Belleweather, by Susanna Kearsley, carries the distinction of a front-cover blurb by Diana Gabaldon, and readers are sure to draw parallels between the work of the two authors. Both Gabaldon’s Outlander series and Bellewether are historic fiction with a tinge of the supernatural. Both feature elements of romance. Both have engaging female characters. But there are some big differences between the two as well.
The most obvious difference is in scope. Outlander is an ongoing multi-volume epic following several generations of an extended family (family by birth, adoption, marriage and choice) across two different timelines (historic and near-modern) and a couple continents. Bellewether is a self-contained story, though it also features two timelines and themes of family.
There’s a glaring but welcome content difference, too. It may not be popular to call this out, but Gabaldon’s book is full of rape and problematic depictions of ethnic minorities and the LGBTQ+ community. Bellewether is 100% rape-free and does somewhat better in terms of representation, though it still follows a heavily white, cis-gendered, hetero sexual cast with people of other identities relegated to supporting roles.
All this to say that Bellewether feels like a more comfortable, easier-to-digest alternative to Outlander. It’s not going to satisfy your craving for doorstopper novel after doorstopper novel, but if you’re looking for a romantic man in uniform, family dynamics, and light fantasy elements, this is your story.
Enough with the comparison, on to the book itself.
Bellewether follows two stories.
In the modern day, Charley Van Hoek has recently accepted a position as a curator for a small historic home museum. It’s a step down from her previous position, but it allows her to help her late brother’s college-aged daughter cope with her recent loss and deal with the aftermath of the death. Alongside her duties, she tries to unravel the mystery of what happened to our other narrator.
Lydia Wilde has also suffered loss. Her mother passed away, and now she has had to take her place, not just in the women’s work of household chores, but also as the mediator between her father and two brothers. Complicating matters is her brother’s PTSD from the French and Indian War, where he saw Lydia’s fiance, his close friend, killed by enemy soldiers. This flares up when the family is charged with housing two captured French soldiers.
We also get some POV chapters from one of the soldiers, Jean-Philippe, a French-Canadian man. It’s not much of a spoiler to say that a slow-burn romance develops between Lydia and Jean-Philippe. Very slow burn, due to a language barrier and the war and other complications.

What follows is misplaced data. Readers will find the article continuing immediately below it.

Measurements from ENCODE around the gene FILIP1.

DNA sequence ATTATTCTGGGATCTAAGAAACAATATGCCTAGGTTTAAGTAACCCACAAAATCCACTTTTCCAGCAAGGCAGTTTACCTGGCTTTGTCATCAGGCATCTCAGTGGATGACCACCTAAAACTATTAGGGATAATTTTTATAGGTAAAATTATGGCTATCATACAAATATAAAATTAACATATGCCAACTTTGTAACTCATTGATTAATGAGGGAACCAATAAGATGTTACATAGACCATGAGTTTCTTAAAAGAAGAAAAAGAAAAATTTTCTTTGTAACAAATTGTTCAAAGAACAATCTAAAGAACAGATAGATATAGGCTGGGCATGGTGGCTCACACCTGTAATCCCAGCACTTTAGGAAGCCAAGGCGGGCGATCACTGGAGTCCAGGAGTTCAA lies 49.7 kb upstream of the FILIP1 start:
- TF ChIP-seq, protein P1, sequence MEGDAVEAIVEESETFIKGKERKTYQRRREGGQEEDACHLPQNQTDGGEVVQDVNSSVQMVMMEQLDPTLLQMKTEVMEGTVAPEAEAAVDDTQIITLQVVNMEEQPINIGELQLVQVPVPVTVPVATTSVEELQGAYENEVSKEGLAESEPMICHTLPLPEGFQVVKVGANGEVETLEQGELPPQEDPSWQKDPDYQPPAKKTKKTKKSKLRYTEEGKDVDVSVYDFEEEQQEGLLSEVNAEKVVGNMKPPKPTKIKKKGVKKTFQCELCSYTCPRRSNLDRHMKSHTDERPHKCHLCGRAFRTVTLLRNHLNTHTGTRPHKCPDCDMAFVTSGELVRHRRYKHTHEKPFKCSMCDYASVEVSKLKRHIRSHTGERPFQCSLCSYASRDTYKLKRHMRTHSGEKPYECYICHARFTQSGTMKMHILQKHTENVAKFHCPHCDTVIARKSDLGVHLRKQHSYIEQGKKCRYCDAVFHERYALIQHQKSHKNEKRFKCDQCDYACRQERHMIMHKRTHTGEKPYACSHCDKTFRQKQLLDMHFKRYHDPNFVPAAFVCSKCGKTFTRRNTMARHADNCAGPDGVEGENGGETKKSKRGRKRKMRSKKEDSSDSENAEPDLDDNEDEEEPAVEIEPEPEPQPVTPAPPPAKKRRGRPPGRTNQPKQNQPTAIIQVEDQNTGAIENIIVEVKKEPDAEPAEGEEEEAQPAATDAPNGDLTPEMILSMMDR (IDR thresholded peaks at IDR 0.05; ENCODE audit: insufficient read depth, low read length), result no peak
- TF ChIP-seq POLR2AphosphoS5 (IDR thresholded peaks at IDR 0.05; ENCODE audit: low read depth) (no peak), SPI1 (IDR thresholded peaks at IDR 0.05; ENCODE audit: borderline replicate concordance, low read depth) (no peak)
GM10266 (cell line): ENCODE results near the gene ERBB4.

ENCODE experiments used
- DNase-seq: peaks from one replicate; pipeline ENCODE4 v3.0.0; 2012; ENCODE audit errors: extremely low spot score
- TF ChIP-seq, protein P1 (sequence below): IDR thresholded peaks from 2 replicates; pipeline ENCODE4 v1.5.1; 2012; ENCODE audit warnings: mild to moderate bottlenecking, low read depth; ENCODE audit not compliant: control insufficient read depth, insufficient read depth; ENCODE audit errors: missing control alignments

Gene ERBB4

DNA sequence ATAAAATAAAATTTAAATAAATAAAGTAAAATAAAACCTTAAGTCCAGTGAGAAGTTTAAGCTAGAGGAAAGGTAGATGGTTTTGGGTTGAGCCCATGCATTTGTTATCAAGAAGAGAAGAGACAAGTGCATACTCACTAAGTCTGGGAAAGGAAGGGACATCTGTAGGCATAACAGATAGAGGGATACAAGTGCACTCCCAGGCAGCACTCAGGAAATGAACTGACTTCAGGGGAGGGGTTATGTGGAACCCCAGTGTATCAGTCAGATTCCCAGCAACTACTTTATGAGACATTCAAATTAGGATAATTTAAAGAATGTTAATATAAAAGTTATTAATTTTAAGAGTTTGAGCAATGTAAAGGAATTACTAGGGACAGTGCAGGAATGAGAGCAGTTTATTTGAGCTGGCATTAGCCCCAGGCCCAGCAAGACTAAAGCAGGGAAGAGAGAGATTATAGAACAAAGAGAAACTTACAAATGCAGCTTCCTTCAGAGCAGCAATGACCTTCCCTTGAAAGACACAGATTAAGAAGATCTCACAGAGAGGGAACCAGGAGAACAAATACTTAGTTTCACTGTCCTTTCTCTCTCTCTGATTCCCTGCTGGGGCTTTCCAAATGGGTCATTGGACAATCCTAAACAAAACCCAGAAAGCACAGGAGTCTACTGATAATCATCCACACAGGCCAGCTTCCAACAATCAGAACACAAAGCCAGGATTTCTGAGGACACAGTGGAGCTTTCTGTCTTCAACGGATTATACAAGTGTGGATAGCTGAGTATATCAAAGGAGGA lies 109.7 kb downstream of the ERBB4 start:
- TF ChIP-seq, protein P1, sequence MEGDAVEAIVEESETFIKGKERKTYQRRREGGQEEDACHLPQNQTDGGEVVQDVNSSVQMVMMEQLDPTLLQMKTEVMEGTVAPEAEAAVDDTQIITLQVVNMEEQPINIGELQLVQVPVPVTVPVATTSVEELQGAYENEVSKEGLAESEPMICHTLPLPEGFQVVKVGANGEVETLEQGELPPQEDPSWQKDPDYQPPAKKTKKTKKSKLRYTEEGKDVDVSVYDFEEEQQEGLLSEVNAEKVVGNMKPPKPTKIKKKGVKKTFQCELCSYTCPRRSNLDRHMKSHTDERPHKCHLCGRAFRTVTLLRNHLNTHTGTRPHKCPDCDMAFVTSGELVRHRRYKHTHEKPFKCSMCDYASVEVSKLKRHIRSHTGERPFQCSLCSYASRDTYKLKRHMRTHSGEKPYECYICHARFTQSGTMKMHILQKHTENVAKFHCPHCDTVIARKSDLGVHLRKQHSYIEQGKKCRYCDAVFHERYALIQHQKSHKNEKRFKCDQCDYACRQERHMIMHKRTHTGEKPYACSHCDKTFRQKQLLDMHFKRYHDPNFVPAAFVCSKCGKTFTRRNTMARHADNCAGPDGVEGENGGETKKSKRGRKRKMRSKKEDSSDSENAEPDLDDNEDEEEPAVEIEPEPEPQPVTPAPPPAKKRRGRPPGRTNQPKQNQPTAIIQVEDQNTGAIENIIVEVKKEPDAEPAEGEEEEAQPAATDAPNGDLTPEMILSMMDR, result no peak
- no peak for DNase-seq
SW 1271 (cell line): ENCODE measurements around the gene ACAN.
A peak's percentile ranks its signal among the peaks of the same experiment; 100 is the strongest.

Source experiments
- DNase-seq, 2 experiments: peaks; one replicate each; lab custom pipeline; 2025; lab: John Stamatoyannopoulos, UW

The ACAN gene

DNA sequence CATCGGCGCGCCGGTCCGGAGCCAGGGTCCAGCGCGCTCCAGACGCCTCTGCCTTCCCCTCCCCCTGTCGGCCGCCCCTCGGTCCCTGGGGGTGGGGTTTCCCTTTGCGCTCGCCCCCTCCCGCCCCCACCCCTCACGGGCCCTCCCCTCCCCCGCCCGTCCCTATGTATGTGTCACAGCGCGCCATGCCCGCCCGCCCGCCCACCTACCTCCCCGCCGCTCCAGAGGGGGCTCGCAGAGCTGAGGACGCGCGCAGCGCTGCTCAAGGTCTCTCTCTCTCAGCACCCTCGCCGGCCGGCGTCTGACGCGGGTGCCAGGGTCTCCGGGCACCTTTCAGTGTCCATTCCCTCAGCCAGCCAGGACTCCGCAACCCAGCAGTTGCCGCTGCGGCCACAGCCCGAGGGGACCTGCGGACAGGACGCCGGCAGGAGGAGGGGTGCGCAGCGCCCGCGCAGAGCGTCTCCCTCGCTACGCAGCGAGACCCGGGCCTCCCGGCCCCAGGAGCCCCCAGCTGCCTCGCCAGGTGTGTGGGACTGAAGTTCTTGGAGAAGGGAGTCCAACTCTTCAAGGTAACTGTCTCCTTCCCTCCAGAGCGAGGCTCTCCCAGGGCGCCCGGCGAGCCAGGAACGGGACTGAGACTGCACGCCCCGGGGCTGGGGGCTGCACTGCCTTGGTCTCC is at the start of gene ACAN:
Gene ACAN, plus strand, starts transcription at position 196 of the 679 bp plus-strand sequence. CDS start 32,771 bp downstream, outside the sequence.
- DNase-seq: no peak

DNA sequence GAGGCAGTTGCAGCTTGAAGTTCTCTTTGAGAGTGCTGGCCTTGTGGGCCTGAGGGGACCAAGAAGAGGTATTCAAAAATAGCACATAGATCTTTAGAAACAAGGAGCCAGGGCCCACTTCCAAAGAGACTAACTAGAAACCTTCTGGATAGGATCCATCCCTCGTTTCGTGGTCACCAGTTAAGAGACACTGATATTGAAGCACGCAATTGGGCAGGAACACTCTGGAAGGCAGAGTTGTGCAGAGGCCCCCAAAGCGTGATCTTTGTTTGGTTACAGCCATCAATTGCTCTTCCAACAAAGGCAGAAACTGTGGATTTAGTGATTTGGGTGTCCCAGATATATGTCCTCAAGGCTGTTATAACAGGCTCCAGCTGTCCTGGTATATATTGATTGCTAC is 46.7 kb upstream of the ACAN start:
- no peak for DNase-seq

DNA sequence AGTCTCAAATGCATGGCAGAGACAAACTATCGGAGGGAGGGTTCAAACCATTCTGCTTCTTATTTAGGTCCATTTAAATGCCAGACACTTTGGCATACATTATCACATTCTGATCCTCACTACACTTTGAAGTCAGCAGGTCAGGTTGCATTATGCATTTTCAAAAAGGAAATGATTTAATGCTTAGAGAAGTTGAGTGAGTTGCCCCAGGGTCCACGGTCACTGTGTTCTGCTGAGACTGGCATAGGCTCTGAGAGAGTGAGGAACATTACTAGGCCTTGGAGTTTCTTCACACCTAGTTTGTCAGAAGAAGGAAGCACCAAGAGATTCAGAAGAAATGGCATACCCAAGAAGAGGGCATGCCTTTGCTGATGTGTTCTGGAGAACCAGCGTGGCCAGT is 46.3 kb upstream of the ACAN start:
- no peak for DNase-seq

Jean-Philippe was the weakest part of the story for me. While he is, at heart, a good person, he’s a certain breed of romance hero who I don’t much like. He falls in love with the idea of Lydia, and becomes rather possessive of her. Not in a jealous and controlling sort of way, but in a “wanting her to be his” sort of way. Some people enjoy this sort of romance, but I do not.
There’s a modern romance too, between Charley and the contractor in charge of some restoration work on the Wilde house. Sam Abrams is more my kind of hero, the kind who shows his affection by just randomly being there when you need him and knowing how to fix things. Also he has a rescue beagle, so you know he’s a good guy.
Local legend has it that Jean-Philippe was murdered by one of Lydia’s brothers, and that he haunts the house and surrounding woods still. Charley is drawn in to the romantic ghost story and wants to separate fact from fiction, but the museum board believes they should focus on Lydia’s brother, the most famous resident of the home, who became a hero of the Revolutionary War.
Over all, this book is a cozy read. Despite the threat of a possible doomed romance, there’s not a lot of sense of danger here. The conflicts are more between people who want different things for different reasons. The villains are more obnoxious than physically threatening. The romances develop gradually over time.
Readers of romance novels should note, this is definitely more historic fiction than romance. There’s no smoldering love scene, and there’s not a lot of romance genre tropes at play here — no love triangle, no big misunderstanding, no jealous ex out for revenge, no marriage of convenience. Even though Lydia and Jean-Philippe’s relationship is at the crux of the story, because they spend so much of it unable to communicate with each other, just noticing small things about the other to appreciate, it doesn’t feel like a romance story.
And while I found this shelved on NetGalley in the Sci-Fi/Fantasy section, it’s not going to check the right boxes for fans of fantasy, either. The ghost story is primarily framing for the two stories that play out. It is otherwise a true-to-life depiction of history and modern day, without magic or other fantastical elements, just a ghost that may or may not be haunting Wilde House.
And so this book is for those people who like that specific genre, historic fiction with just a touch of romance, mystery, and the supernatural. For those niche readers, this is a very well-written, enjoyable book with (mostly) likeable characters, touching moments, and a satisfying ending. I enjoyed my time reading it and I appreciate that NetGalley and the publisher gave me the opportunity to read and review it.